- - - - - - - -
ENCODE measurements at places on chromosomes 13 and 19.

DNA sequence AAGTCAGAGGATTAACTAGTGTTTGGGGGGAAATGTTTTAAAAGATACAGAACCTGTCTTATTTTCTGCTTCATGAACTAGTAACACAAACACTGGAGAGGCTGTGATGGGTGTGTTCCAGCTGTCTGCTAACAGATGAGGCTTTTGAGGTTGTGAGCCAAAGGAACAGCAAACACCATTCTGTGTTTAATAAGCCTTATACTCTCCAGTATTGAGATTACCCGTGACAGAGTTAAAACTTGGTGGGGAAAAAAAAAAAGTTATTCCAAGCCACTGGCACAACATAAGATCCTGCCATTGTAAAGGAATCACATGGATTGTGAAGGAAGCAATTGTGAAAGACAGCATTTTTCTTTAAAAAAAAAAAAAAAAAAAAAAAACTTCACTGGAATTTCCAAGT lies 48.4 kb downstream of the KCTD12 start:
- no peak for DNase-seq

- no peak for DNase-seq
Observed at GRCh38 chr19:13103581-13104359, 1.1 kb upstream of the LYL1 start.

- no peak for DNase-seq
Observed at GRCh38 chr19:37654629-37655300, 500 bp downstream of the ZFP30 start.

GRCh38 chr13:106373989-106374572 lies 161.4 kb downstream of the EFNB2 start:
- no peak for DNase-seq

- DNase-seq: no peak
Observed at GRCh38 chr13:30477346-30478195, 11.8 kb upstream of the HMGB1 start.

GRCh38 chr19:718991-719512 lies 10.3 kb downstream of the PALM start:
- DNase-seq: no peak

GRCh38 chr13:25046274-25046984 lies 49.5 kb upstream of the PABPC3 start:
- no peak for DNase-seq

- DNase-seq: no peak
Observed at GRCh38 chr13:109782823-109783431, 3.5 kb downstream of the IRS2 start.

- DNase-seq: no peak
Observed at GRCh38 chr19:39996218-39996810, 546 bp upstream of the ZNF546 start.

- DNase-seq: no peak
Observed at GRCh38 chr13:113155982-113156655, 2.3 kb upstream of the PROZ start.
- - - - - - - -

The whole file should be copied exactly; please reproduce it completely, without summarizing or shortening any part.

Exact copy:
ENCODE measurements at places on chromosomes 13 and 19.

DNA sequence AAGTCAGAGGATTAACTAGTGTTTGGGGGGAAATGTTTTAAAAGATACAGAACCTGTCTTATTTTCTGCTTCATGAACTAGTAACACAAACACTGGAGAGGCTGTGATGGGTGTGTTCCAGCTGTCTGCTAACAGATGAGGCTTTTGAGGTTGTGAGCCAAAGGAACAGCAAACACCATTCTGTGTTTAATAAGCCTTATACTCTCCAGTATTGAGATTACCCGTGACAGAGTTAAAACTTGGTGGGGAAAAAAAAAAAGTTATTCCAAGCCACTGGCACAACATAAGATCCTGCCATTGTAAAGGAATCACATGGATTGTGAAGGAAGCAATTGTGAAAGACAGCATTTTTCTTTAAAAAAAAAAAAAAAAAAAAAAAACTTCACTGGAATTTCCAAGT lies 48.4 kb downstream of the KCTD12 start:
- no peak for DNase-seq

- no peak for DNase-seq
Observed at GRCh38 chr19:13103581-13104359, 1.1 kb upstream of the LYL1 start.

- no peak for DNase-seq
Observed at GRCh38 chr19:37654629-37655300, 500 bp downstream of the ZFP30 start.

GRCh38 chr13:106373989-106374572 lies 161.4 kb downstream of the EFNB2 start:
- no peak for DNase-seq

- DNase-seq: no peak
Observed at GRCh38 chr13:30477346-30478195, 11.8 kb upstream of the HMGB1 start.

GRCh38 chr19:718991-719512 lies 10.3 kb downstream of the PALM start:
- DNase-seq: no peak

GRCh38 chr13:25046274-25046984 lies 49.5 kb upstream of the PABPC3 start:
- no peak for DNase-seq

- DNase-seq: no peak
Observed at GRCh38 chr13:109782823-109783431, 3.5 kb downstream of the IRS2 start.

- DNase-seq: no peak
Observed at GRCh38 chr19:39996218-39996810, 546 bp upstream of the ZNF546 start.

- DNase-seq: no peak
Observed at GRCh38 chr13:113155982-113156655, 2.3 kb upstream of the PROZ start.